Batido de proteína

A una cucharada de multicolágeno (5 tipos diferentes), agregue medio aguacate, ½ taza de bayas congeladas, 1 taza de espinacas crudas y 1 cucharadita de linaza. Agregue agua, hielo y miel o stevia al gusto.

Lung-friendly COVID Prevention Tips

Even if you’ve had COVID-19 and been double vaccinated, it doesn’t make you bulletproof against the virus as these protections wane over time. Plus there’s always new variants emerging such as Delta and the latest, Omicron. So unless you want to live in a bubble, you need ways to support your body’s natural immunity and prevent infection (or re-infection). You know that managing stress, staying physically active and getting proper sleep are important,  but here are some other things you can do to help you keep infections at bay.

Vitamin C and D

Many of us are deficient in vitamin C and D and aren’t aware of it – a multi-vitamin isn’t sufficient to get our body to the optimal levels. Both vitamin C and D are crucial immune regulators so it’s important to have adequate amounts. You can check with your clinician to get your levels tested. These are an absolute ‘must’ for me especially during the colder months.

Here’s what I take: Liposomal Vitamin C:

Vitamin D (5000IU):

Nebulizer with hydrogen peroxide

Given its anti-infective and oxygenating properties, nebulized hydrogen peroxide has been shown as a good prophylactic therapy for lungs. I have a tabletop nebulizer and use this at home before and after gatherings/travel.

Here’s a recipe for mixing the solution to get to 0.1% concentration for the nebulizer: To ¼ tsp of 3% FOOD-GRADE hydrogen peroxide

Add 7 ¼ tsp of saline – you can buy these in packets and measure out what you need.

Mix right before you use the nebulizer, add no more than maximum fluid level on the nebulizer machine and breathe through the nose and mouth for 10-15 minutes. It’s a bit complicated to get it set up but once you get the hang of it, it will become routine.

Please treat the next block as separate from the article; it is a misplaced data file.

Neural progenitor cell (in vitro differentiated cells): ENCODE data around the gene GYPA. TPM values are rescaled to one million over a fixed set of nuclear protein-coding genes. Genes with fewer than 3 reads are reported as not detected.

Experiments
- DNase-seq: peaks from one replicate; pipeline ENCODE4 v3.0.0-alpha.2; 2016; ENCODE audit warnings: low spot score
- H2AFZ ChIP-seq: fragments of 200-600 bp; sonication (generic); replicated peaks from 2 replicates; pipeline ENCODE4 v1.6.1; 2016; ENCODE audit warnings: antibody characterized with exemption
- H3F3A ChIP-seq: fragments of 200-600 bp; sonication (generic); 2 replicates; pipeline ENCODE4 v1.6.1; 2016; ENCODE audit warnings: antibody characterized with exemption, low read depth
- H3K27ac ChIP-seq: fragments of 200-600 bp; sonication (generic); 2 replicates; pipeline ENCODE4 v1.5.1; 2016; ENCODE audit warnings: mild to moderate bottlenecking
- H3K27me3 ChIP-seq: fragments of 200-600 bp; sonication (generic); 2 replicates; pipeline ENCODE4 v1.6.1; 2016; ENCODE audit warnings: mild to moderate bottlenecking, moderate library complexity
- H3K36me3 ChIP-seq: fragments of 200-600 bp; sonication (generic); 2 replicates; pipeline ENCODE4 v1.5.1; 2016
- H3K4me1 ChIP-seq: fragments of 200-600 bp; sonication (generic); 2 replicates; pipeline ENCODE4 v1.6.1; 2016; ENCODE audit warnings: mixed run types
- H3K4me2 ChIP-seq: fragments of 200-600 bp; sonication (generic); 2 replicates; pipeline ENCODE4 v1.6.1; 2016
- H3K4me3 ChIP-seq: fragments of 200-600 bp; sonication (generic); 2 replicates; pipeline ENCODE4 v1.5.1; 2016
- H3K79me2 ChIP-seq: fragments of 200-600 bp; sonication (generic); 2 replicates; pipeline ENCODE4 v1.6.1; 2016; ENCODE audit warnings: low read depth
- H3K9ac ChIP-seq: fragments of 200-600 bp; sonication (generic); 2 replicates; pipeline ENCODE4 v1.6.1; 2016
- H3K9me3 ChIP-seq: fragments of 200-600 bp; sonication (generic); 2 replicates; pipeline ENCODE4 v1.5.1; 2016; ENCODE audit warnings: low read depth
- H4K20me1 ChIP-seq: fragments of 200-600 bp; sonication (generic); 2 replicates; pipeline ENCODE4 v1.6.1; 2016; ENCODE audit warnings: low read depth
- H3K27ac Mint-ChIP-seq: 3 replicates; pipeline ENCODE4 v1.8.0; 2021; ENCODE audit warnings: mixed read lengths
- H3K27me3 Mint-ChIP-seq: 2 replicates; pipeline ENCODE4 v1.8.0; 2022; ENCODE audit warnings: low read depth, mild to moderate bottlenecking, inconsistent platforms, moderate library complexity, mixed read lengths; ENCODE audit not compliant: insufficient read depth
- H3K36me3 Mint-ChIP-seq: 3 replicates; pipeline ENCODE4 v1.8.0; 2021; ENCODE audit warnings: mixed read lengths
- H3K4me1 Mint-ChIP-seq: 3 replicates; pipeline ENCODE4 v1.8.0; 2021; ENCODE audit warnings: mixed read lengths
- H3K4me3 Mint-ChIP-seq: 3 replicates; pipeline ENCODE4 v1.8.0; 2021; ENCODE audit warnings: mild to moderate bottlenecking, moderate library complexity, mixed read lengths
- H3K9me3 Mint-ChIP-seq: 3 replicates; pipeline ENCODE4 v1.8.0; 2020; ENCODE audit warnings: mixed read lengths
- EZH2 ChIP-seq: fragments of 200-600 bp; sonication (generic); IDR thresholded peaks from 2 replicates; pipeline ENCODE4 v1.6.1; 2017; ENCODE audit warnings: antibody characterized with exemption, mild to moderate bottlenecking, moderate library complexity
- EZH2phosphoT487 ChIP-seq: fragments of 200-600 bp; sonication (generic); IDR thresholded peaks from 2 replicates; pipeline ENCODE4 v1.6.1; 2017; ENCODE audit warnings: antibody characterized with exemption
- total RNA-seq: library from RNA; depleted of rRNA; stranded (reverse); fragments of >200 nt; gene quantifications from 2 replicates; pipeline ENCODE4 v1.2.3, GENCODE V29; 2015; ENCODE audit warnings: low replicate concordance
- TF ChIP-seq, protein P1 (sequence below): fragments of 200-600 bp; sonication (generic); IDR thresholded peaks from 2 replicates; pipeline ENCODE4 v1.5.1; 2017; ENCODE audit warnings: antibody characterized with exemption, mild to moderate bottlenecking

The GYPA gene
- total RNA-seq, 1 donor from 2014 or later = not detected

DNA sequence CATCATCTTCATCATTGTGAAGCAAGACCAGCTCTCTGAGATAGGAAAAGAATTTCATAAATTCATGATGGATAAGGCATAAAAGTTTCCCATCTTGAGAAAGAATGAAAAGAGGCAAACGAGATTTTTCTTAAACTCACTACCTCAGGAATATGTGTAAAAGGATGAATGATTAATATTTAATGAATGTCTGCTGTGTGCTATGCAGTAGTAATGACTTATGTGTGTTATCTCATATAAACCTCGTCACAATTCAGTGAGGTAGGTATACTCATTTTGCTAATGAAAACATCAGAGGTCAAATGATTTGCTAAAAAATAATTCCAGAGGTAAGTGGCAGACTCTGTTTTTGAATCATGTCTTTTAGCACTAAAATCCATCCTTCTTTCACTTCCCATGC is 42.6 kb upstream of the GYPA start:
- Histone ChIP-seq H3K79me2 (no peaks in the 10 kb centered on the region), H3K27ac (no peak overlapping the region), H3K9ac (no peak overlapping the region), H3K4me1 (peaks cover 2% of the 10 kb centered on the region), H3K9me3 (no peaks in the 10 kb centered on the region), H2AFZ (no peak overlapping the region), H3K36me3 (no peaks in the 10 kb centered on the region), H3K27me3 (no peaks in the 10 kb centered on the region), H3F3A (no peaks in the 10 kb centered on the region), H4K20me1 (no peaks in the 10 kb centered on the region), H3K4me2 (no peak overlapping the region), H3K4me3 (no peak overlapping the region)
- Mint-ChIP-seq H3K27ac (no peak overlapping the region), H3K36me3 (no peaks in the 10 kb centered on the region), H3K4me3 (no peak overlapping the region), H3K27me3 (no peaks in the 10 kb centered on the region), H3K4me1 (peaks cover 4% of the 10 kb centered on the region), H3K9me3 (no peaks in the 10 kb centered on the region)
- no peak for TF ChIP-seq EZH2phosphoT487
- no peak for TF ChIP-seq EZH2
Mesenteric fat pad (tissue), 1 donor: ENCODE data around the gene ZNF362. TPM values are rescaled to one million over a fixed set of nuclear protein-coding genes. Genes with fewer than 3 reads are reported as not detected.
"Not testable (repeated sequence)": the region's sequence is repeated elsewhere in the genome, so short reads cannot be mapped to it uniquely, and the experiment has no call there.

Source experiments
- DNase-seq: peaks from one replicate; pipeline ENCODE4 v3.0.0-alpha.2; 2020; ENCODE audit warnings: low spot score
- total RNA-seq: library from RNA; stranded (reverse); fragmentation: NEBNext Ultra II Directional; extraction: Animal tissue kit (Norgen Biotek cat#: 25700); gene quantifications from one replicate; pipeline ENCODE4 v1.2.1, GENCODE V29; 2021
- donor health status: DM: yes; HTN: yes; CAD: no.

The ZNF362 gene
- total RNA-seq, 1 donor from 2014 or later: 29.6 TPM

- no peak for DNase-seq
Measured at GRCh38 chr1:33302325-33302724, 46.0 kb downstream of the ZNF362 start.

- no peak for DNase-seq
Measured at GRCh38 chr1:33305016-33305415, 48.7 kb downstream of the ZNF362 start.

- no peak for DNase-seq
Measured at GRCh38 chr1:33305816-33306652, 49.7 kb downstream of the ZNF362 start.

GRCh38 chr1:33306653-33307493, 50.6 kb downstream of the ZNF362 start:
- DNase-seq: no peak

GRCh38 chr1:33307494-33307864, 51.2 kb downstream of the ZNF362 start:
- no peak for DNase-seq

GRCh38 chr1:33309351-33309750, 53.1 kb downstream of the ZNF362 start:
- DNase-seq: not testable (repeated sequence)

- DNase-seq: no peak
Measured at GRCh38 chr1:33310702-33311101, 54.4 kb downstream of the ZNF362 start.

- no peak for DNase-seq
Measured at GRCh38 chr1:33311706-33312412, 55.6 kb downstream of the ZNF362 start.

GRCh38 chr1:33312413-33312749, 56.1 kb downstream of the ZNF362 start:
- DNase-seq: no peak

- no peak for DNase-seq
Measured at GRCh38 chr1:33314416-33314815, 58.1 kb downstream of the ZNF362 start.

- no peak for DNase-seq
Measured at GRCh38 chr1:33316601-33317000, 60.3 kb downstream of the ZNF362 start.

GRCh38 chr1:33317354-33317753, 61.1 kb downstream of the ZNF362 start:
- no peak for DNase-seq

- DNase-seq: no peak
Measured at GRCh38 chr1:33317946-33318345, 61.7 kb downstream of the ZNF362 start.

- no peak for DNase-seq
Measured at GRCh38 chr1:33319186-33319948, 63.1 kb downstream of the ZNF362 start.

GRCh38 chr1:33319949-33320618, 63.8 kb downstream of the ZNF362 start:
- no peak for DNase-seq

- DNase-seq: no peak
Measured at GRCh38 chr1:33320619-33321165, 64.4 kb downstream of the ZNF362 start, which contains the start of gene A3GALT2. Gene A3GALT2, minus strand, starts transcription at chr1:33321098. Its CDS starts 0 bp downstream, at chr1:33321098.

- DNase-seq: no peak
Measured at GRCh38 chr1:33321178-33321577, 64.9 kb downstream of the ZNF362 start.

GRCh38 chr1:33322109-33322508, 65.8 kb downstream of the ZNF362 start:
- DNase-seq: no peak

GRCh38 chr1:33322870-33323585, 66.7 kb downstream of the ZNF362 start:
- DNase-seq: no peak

Healthy lung foods

The following foods are a great source of anti-oxidants (carotenoids, polyphenols), minerals like magnesium and potassium, healthy fats and vitamins:

  • Avocados – good source of monosaturated fatty acids and potassium
  • Berries (blackberries, blueberries, cherries, strawberries) – polyphenols and vitamin C
  • Cruciferous vegetables and greens (broccoli, brussels sprouts, cabbage, cauliflower, Swiss chard, kale, collards) – antioxidants, carotenoids and vitamin A,C,E
  • Fatty fish (salmon, herring, anchovies) – Omega-3 fatty acids
  • Flaxseeds – Omega-3 fatty acids, fiber and protein
  • Garlic and onions – anti-inflammatory properties
  • Ginger – anti-inflammatory properties
  • Green tea – polyphenols and flavonoids
  • Nuts – healthy fats
  • Olive oil – monosaturated fats, polyphenols, vitamin E

Here are some simple recipes to get lung-friendly foods into your diet:

Stir-fried cabbage

Brown chopped garlic (2 cloves) and diced onion with 1 tsp of anchovy paste (or several anchovies in can) and 3 TBSPs of olive oil.  Toss in ½ sliced red cabbage, add salt and red pepper flakes to taste and cook until soft.

Stir-fried Swiss chard

Brown chopped garlic (2 cloves) in olive oil (3 TBSP) then add chopped ginger (1/2-1 tsp) and 1 bunch of Swiss chard. Add soy sauce and red pepper flakes to taste. Stir fry until Swiss chard is soft. Top with a handful of pine nuts.

Protein shake

To a scoop of multi-collagen (5 different types), add half an avocado, ½ cup frozen berries, 1 cup raw spinach and 1 TSBP flaxseed. Add water, ice and honey or stevia to taste.

Every Breath You Take – 5 Ways to Keep Calm